While I can put that aside, I am somewhat disappointed by the world building development. The world building isn’t small or even flawed not by any stretch. We have a fascinating, large, deep, rich world. We have numerous paranormal races and their different factions. We have magic and the consequences of it - from both the lifeless soil patches around New Orleans to humanity confiscating and destroying everything that may even be slightly magical - including cultural and religious artefacts. But we don’t have much of it analysed - what magic means, what it can do. How the society beyond the veil actually works? The differences between Crown and Court and their history? What about the different kinds of Paranormals? I don’t even know what some of these beings are supposed to be and no-one mentions it. I mean, is it awkward? Is it rude to say “hey this is Bob, he’s a troll?” Because Claire openly refers to Seraphs and Valkyries and this doesn’t seem to be an issue? And what does Erida being a “goddess” actually mean?

 

 

<a href="http://www.fangsforthefantasy.com/2017/10/the-hunt-devils-isle-3-by-chloe-neill.html">Read More</a>

 

 

 

Source: www.fangsforthefantasy.com/2017/10/the-hunt-devils-isle-3-by-chloe-neill.html
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review 2017-10-22 04:30
The Hunt (Devil's Isle, #3)
The Hunt - Chloe Neill

I needed a break from golden age mystery, and with bad back pain, I needed something that didn't require a high degree of concentration, and where there was a high probability of violence so I could vent vicariously.  Urban Fantasy to the rescue!

 

I generally love Chloe Neill's writing for its wit and snark almost more than for her ability to tell a good story.  Luckily she does tell a good story, because this series has less wit and snark than her Chicagoland series did.  It's not barren of humor at all, but it lacks the verbal dances Merit and Ethan and Mallory entertained me with.

 

Still, it's a good story line and Clair is a strong protagonist who does not engage in love triangles or damsel in distress crap.  I was able to get lost in a post apocalyptic New Orleans where magic is a thing and the author explores the 'us' vs. 'them' mentality that is so very, very prevalent today.

 

Good escapist reading with characters you can like and cheer for.  I could do without the book ending with a soft cliffhanger, but I girl can't have everything and I'll take soft cliffhangers over love triangles any day!

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review 2017-10-03 14:36
Review: The Hunt by Chloe Neill
The Hunt - Chloe Neill

Picking up about five weeks after the intense conclusion of the previous book, The Hunt opens with our heroine, the Sensitive Claire, in hiding with Para Moses. Unfortunately, Liam, her boyfriend who was struck by magic in that battle, went into hiding with his grandmother, Eleanor. Even though Claire refuses to ask the resistance leader Malachi about Liam, she is worried for him and misses him. However, their enemy in Containment, Jack Broussard, is dead and the top suspect is Liam. So Claire, Gavin (Liam’s brother), and Malachi head out to find Liam, risking their own safety for the good of the resistance.

 

Devil’s Isle is a solid urban fantasy series set in an alternate world where Paranormal beings have invaded Earth through a breach known as the Veil. The attacking Paras are of a faction that wants to overthrow the existing, peaceful faction in the Beyond. However, most humans see all Para as bad, and fight against any and all magic. The story of The Hunt relies heavily upon the preceding events; therefore, I do not recommend reading it as a standalone story or starting the series with this title.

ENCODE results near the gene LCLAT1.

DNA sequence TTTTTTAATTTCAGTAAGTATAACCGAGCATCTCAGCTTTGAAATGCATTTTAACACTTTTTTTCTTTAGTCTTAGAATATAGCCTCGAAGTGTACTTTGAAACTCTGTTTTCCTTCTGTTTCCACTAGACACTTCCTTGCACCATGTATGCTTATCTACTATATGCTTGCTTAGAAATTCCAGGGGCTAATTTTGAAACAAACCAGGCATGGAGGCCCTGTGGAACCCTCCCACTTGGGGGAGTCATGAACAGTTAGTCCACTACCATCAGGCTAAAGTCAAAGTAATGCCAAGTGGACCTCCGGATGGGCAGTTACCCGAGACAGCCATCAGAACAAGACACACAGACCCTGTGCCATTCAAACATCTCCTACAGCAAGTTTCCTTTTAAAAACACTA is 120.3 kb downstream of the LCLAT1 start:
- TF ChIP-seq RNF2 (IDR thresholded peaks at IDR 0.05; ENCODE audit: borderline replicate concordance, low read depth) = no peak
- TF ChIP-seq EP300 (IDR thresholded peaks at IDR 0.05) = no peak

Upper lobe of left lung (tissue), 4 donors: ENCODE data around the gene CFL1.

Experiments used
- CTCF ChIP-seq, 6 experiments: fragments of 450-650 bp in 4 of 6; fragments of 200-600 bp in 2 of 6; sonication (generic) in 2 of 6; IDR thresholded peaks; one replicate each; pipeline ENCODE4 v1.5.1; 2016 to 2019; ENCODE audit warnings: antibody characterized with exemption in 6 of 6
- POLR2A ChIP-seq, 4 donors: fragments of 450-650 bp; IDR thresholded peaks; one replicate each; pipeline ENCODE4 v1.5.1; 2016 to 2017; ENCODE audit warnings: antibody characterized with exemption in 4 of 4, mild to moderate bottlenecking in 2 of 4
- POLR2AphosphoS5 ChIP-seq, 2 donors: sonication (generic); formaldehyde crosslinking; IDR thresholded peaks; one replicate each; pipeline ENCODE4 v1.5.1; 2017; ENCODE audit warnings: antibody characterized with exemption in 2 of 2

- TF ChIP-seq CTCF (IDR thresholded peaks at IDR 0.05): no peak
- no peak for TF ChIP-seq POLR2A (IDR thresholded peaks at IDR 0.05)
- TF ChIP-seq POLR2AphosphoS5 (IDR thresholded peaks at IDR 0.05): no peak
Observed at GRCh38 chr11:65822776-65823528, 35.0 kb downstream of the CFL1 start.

Overall, I still enjoy Claire’s story and the battle to protect New Orleans and the Earth. However, I was disappointed with The Hunt. While I didn’t dislike the overall plot, I found I had difficulty connecting with Claire and pieces of the story. In the previous two books, I was fully engaged, because each character had much to offer. I loved the mystery surrounding Claire’s mother and the budding romance between characters. But this time around, I felt like I was just watching events unfold, rather than participating through Claire. 

 

The first third of The Hunt moves slowly, and I felt like we didn’t get into any real story as the trio looks for Liam. There are hints at the eventual storyline, but the interactions with the Paras at the Plantation seemed extraneous, and I felt like that whole journey could have taken a lot less book space.

 

Things pick up after Liam comes back into the fold, but the atmosphere of the group changed dramatically from the previous books. The group is on the run now, Liam is ice-cold, Claire can’t go back to her shop, and some of Claire’s close friends have smaller roles. These changes are all necessary as the storyline develops, but I missed the camaraderie and rapport from the earlier titles. With that said, the book starts to pick up as the group investigates who framed Liam and what the motives are behind the murder. 

 

As the story progresses, I found there were little things in the book that annoyed me. However, I was very disappointed in how the storyline with Claire’s mom played out. Trying to remain spoiler-free here: there is a complete lack of character development, and I found the portrayal of woman who could be Claire’s mom to be utterly one-dimensional.

 

While I enjoy the world-building and characters of Ms. Neill’s Devil’s Isle series, I was disappointed in this third offering. I did enjoy seeing Claire and Liam together again (albeit a short time), and I am glad that there will be more to this series. However, I found parts of the story extraneous and slow-moving, and that overall, the book was missing its heart. What I love about the series is its strong characters and close camaraderie, which seemed to take a backseat this time around.

 

My Rating:  C, Finished It - Liked some, didn't like some

Review copy provided by publisher/NetGalley

Originally posted at That's What I'm Talking About